Denis Dutton, professor of philosophy at the University of Canterbury in Christchurch, New Zealand and founding editor of Arts & Letters Daily, died of cancer on Tuesday.
Long before any of us had RSS readers or a collection of blog feeds—in 1998, several generations in Internet years—Dutton created Arts & Letters Daily, which aggregated links to the most interesting book reviews, essays, and articles touching on all aspects of culture. He was the driving force behind the site, its chief search engine and blurb writer, and it always held something of interest for anyone with a little time to spend sifting through. I’m guessing that kind of free-associative curation was an inspiration to a lot of folks who blog now; it definitely was one of mine. I discovered A&LD when I first went online and it’s always lived on my bookmarks toolbar, through a long series of computers and browsers. According to Current Biography Monthly Magazine,
The site was sparked when Dutton put together a list of academics’ e-mail addresses, so that he could send colleagues links to on-line articles he found interesting, relevant, or thought-provoking. “Searching for material to put on [a mass email], I inadvertently had become something of an expert on the availability of good reading available on the Internet.”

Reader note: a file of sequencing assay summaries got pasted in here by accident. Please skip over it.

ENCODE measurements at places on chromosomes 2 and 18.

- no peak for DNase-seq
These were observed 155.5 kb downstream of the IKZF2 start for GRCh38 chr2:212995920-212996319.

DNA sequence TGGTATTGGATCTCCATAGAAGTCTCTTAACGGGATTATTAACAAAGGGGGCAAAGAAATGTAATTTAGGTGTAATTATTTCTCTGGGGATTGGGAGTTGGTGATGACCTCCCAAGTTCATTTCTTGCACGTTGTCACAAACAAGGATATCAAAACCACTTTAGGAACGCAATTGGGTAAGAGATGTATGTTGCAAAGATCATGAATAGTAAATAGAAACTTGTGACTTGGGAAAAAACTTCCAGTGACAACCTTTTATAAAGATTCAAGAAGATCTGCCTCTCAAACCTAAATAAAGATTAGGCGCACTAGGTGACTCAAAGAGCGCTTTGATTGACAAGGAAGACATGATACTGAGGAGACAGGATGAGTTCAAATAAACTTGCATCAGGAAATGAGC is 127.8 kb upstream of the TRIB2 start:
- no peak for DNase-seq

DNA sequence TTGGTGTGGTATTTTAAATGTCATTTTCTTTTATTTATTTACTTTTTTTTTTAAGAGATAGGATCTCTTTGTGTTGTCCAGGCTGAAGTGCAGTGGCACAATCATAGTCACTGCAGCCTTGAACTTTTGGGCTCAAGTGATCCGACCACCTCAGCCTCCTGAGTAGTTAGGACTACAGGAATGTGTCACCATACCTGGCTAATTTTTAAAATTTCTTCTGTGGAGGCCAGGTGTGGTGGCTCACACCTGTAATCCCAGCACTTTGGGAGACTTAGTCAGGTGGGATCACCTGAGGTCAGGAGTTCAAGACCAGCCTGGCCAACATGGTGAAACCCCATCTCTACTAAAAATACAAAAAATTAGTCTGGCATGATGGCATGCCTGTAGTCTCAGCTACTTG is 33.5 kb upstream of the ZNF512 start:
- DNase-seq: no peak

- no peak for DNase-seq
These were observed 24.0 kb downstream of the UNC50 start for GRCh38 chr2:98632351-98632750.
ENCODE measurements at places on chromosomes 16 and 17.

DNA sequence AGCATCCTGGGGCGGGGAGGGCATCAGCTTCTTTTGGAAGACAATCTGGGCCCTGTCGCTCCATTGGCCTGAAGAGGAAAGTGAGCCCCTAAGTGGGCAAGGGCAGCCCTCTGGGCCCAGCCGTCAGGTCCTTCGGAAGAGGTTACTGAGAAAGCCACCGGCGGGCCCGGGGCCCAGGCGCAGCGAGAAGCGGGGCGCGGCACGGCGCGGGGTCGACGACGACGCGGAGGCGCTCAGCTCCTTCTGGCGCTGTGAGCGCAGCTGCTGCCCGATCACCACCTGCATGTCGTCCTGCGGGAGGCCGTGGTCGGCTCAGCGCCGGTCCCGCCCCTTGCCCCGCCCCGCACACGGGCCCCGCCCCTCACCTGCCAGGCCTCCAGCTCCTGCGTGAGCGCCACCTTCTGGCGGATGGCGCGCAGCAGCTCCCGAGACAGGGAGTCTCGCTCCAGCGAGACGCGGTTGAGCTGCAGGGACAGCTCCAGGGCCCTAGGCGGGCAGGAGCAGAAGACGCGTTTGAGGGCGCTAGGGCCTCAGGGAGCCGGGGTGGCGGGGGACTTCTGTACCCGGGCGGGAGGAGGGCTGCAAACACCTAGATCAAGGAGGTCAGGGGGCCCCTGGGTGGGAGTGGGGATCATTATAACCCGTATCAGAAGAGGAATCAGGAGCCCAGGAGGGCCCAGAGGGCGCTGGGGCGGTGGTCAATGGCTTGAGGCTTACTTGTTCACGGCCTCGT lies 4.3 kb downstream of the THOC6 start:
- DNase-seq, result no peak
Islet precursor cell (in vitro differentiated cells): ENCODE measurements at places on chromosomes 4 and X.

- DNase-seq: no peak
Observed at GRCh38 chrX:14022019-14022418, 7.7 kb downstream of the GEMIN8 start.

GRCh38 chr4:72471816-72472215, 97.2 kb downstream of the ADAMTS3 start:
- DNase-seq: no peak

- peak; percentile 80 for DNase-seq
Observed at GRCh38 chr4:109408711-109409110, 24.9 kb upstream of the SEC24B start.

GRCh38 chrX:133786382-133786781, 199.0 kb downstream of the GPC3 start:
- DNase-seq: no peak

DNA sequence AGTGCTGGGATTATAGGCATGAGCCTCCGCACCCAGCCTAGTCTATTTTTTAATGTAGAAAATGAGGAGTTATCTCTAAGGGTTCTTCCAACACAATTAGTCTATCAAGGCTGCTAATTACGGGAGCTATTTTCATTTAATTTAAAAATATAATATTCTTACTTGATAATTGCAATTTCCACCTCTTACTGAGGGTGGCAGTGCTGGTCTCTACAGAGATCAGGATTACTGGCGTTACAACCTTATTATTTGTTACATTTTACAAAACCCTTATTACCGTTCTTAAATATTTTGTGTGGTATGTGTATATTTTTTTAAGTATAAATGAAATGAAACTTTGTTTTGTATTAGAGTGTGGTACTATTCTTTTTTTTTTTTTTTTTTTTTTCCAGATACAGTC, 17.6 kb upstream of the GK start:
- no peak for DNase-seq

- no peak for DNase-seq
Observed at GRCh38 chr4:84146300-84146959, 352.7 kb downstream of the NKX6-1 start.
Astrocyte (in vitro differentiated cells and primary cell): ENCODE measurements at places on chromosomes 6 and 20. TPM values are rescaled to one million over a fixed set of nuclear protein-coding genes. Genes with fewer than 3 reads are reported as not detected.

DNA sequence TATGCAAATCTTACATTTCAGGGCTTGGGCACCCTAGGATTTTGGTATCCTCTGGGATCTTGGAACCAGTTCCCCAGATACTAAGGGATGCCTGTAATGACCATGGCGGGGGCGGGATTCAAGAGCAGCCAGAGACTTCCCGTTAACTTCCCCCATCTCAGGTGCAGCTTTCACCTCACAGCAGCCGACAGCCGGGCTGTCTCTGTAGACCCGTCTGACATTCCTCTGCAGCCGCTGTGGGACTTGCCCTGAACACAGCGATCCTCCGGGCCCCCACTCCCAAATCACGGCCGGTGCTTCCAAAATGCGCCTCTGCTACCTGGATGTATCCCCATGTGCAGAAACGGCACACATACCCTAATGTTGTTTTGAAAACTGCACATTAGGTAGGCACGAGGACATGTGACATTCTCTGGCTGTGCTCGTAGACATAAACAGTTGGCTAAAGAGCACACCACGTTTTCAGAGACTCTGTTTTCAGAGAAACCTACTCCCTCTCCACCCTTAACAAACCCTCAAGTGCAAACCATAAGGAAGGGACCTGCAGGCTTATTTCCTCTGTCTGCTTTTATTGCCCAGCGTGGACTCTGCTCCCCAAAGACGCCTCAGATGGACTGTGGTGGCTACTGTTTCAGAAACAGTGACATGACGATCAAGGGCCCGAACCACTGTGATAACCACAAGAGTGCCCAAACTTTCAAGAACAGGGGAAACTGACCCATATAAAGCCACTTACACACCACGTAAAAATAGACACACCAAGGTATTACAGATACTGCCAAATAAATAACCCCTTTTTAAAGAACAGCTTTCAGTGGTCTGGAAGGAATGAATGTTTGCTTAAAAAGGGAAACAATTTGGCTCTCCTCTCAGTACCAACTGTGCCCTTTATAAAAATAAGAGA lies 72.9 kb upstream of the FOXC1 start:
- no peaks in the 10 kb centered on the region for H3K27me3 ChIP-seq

He originally patterned his design on the early American broadsheet, and it never evolved far from that model. But it always had one of the best sidebars around, and I was always proud to see Open Letters Monthly there while scrolling, scrolling, scrolling. The Chronicle of Higher Education bought the site in 2002, and Chronicle president and editor in chief Phil Semas says they “intend to continue Arts & Letters Daily in the spirit in which Denis created and nurtured it.” The London Observer once declared A&LD the world’s best Web site, and while it’s given birth to a whole lot of competition since then without changing much itself, there will always be a place for it—in my heart and on my bookmarks toolbar, at the very least. Condolences to Dutton’s family, and best of luck to whomever picks up the Arts & Letters Daily mantle.